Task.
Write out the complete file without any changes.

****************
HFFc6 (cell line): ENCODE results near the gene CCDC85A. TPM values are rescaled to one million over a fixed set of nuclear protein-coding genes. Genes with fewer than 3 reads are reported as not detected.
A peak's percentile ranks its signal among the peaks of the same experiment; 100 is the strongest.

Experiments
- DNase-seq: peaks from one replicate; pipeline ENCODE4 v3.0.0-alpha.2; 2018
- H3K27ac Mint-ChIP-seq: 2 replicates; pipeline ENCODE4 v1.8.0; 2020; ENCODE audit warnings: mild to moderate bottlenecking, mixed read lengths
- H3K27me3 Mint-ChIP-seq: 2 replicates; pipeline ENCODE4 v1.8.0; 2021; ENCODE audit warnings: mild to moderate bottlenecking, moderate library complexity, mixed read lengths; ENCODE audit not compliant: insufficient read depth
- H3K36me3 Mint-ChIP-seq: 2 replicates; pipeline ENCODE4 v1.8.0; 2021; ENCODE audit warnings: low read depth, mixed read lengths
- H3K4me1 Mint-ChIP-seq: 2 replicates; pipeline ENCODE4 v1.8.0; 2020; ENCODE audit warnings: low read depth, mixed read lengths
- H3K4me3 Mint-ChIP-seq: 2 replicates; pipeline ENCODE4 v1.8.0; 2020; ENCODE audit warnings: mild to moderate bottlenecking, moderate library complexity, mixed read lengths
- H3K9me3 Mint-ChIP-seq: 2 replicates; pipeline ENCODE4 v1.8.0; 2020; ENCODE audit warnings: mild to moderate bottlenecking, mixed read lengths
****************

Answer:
HFFc6 (cell line): ENCODE results near the gene CCDC85A. TPM values are rescaled to one million over a fixed set of nuclear protein-coding genes. Genes with fewer than 3 reads are reported as not detected.
A peak's percentile ranks its signal among the peaks of the same experiment; 100 is the strongest.

Experiments
- DNase-seq: peaks from one replicate; pipeline ENCODE4 v3.0.0-alpha.2; 2018
- H3K27ac Mint-ChIP-seq: 2 replicates; pipeline ENCODE4 v1.8.0; 2020; ENCODE audit warnings: mild to moderate bottlenecking, mixed read lengths
- H3K27me3 Mint-ChIP-seq: 2 replicates; pipeline ENCODE4 v1.8.0; 2021; ENCODE audit warnings: mild to moderate bottlenecking, moderate library complexity, mixed read lengths; ENCODE audit not compliant: insufficient read depth
- H3K36me3 Mint-ChIP-seq: 2 replicates; pipeline ENCODE4 v1.8.0; 2021; ENCODE audit warnings: low read depth, mixed read lengths
- H3K4me1 Mint-ChIP-seq: 2 replicates; pipeline ENCODE4 v1.8.0; 2020; ENCODE audit warnings: low read depth, mixed read lengths
- H3K4me3 Mint-ChIP-seq: 2 replicates; pipeline ENCODE4 v1.8.0; 2020; ENCODE audit warnings: mild to moderate bottlenecking, moderate library complexity, mixed read lengths
- H3K9me3 Mint-ChIP-seq: 2 replicates; pipeline ENCODE4 v1.8.0; 2020; ENCODE audit warnings: mild to moderate bottlenecking, mixed read lengths